With a heading at the top of the sheet: "specimen of the feigned hand in which Evelina was written for disguise to Mr. Lowndes."
Part of a watermark is visible.
Burney had copied out, in a disguised hand, the first volume of Evelina (from which this chapter comes) by the winter of 1776. However, this fragment is not dated and has certain unusual features. They include the fact that Burney makes an autograph correction which is reflected in the first edition of the novel (the line "she, involuntarily, snuft up [so much?], that the pain & surprise made her scream aloud" is corrected to "she, involuntarily, snuft up such a quantity, that the pain & surprise made her scream aloud"); that the chapter ends with the sentence "I will write again to-morrow" which does not appear in the first edition; and that Burney stops copying midway through the verso. Because of the presence of the correction, it seems most likely that Burney made this copy at some point before the publication of the first edition in 1778, instead of other scenarios (for instance, copying over a section from the book post-publication to demonstrate the hand she'd devised). This is the only known extant leaf from Evelina in the "feigned hand."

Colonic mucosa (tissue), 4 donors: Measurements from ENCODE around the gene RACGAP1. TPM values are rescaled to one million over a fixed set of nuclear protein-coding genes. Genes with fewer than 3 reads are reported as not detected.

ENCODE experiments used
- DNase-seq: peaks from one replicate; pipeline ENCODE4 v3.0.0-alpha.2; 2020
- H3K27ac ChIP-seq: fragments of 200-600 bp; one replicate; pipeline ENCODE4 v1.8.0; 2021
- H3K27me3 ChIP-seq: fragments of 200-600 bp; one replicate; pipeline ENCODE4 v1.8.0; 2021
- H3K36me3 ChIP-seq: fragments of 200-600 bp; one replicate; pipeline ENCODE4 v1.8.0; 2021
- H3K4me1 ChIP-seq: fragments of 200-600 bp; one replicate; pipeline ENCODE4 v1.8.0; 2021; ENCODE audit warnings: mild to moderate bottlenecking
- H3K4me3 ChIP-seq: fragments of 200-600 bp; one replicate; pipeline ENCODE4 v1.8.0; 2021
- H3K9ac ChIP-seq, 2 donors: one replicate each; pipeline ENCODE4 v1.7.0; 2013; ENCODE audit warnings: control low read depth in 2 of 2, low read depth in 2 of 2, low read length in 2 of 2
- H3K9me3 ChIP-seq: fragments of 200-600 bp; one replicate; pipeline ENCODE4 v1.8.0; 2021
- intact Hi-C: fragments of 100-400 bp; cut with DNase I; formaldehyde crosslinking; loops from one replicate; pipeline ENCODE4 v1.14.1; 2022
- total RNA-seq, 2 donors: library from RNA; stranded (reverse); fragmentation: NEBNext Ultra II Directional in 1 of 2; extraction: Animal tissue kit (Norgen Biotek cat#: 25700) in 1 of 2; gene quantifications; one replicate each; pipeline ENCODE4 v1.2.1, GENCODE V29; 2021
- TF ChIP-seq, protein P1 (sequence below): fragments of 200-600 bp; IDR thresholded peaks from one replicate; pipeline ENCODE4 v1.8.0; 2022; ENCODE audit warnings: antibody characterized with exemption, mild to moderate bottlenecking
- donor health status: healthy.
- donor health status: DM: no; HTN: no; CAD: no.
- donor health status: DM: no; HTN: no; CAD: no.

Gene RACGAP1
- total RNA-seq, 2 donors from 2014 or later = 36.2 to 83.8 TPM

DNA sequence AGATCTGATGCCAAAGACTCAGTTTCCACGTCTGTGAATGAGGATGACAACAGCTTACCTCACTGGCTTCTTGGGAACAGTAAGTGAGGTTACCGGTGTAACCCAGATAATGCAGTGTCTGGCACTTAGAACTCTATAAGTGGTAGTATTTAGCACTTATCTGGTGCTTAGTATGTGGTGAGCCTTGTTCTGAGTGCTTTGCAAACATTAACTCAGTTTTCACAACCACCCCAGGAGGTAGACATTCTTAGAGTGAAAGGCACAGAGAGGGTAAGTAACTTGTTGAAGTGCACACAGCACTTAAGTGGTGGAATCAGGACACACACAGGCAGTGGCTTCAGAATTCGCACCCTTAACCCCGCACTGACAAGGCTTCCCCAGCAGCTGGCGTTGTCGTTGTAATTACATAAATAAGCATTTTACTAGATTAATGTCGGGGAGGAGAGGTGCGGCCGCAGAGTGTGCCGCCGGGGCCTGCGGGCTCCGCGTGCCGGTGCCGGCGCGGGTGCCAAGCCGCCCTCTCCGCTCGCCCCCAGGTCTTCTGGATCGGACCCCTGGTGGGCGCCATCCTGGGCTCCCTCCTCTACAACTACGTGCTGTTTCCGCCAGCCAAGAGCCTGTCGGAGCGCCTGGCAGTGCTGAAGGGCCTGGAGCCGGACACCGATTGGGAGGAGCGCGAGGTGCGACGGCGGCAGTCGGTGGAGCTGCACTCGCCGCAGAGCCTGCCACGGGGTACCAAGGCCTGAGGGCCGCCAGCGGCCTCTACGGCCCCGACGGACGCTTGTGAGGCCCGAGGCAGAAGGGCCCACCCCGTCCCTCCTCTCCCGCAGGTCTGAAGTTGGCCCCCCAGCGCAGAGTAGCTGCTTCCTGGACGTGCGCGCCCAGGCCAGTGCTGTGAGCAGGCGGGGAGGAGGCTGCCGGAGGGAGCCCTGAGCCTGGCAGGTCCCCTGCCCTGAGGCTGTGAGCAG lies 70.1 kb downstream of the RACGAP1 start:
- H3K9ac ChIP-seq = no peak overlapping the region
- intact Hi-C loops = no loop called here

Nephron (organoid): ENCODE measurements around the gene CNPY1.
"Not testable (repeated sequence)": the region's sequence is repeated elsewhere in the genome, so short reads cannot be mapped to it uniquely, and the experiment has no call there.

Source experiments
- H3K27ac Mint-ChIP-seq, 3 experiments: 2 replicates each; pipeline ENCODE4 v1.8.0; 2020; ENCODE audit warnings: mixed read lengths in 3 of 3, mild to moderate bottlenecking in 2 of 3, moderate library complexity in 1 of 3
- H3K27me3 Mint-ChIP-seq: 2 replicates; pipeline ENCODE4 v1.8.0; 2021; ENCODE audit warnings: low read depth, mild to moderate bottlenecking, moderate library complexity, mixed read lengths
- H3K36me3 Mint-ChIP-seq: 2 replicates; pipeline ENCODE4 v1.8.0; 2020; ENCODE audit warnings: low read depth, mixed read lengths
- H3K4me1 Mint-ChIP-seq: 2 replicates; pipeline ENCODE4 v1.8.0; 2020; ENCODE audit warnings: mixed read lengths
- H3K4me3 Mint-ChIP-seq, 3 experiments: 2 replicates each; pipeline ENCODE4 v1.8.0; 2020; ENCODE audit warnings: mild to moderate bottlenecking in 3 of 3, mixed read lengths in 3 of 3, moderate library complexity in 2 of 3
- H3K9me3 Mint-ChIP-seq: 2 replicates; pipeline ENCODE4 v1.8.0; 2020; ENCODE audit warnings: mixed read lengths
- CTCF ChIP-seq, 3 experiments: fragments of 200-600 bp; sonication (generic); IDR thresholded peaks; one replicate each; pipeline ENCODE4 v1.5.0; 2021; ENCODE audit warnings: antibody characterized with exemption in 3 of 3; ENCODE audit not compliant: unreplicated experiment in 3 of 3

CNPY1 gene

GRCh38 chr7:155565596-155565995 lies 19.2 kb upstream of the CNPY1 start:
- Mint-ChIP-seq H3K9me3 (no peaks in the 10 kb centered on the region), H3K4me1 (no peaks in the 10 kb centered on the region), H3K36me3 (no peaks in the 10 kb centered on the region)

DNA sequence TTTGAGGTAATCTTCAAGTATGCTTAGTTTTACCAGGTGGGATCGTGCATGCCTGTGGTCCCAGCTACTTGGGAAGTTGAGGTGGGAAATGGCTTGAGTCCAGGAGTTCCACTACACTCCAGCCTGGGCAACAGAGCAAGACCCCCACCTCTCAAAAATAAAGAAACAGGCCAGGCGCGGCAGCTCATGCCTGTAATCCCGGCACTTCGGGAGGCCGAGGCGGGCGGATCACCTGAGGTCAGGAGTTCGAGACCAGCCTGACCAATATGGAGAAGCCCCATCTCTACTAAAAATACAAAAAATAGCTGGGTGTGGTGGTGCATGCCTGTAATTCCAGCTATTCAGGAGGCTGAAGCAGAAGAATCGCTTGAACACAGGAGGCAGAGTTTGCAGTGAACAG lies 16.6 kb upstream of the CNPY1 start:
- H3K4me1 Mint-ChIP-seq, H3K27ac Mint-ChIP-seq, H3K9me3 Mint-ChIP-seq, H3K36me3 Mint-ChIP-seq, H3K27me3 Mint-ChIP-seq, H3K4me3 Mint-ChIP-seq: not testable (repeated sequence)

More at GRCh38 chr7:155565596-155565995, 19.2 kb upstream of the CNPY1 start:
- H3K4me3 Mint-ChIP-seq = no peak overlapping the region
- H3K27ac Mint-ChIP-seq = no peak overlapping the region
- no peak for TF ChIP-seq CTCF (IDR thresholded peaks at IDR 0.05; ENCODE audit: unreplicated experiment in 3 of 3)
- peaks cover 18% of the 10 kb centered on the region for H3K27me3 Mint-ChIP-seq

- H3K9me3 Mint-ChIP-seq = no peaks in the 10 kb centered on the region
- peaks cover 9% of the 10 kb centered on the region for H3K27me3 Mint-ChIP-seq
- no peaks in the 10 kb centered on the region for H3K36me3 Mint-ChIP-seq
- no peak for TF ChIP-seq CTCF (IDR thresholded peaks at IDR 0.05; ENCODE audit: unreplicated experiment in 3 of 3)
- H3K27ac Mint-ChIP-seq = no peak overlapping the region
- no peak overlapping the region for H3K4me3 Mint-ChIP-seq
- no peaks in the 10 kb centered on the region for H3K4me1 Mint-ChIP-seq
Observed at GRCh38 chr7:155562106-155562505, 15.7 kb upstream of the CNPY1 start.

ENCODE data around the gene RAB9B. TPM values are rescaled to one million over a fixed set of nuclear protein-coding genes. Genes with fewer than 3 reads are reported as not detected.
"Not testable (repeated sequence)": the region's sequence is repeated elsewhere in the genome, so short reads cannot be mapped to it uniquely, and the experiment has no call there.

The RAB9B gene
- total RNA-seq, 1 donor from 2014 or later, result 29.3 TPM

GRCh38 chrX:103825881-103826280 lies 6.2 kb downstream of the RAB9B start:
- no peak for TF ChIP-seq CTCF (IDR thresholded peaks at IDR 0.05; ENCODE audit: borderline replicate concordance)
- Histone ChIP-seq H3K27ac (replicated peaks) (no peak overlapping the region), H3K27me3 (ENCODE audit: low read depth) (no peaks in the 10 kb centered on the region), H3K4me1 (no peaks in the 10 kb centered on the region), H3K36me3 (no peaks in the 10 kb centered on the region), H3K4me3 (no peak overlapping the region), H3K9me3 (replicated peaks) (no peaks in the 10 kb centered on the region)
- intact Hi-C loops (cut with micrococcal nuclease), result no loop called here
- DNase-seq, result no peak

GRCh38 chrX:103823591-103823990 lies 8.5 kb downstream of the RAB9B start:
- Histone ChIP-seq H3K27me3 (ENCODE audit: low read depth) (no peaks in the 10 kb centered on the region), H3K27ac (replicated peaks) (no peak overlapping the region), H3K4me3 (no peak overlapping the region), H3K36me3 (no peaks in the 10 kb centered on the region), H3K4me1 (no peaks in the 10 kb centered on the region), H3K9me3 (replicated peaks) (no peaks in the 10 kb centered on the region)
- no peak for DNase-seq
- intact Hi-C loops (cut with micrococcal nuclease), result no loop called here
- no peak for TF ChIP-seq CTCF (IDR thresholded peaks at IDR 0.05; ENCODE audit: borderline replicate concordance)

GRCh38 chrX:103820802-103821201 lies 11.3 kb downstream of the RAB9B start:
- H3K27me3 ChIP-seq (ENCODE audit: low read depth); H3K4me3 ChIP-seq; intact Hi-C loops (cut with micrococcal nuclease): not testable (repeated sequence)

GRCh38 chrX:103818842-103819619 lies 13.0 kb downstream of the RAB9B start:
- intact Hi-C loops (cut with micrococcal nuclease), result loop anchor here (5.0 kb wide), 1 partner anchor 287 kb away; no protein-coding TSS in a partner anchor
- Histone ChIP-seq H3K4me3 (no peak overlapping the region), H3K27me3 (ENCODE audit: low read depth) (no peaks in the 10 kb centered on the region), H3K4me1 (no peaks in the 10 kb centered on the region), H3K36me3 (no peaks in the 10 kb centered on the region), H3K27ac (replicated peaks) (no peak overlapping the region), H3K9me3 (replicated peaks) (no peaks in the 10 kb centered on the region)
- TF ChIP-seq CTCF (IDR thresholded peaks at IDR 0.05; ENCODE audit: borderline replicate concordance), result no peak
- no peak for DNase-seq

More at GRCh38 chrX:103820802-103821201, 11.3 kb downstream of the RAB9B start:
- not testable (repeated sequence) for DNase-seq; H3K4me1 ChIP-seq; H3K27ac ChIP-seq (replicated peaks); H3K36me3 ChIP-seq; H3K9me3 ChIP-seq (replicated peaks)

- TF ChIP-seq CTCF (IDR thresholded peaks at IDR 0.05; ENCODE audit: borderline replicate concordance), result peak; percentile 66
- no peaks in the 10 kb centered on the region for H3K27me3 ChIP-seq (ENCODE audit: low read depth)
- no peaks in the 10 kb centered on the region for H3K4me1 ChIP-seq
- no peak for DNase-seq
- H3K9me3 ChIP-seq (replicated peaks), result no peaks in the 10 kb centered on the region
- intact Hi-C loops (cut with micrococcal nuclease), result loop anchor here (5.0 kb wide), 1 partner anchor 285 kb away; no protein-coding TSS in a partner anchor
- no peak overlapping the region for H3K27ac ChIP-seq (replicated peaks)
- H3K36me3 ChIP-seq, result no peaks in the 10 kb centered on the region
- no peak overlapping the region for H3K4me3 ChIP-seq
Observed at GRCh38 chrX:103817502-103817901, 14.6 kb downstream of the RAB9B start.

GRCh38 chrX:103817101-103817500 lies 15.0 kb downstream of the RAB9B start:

Thomas Lowndes was the bookseller to whom Burney's brother Charles brought part of the manuscript of Evelina in December 1776.
A manuscript of a fragment of Letter XIX of Evelina, beginning "the use of all this?" and ending "I will write again to-morrow"; followed by a horizontal line and the heading of the next chapter, "Letter X / Evelina in Continuation." (The next chapter in the novel is in fact "Letter XX.")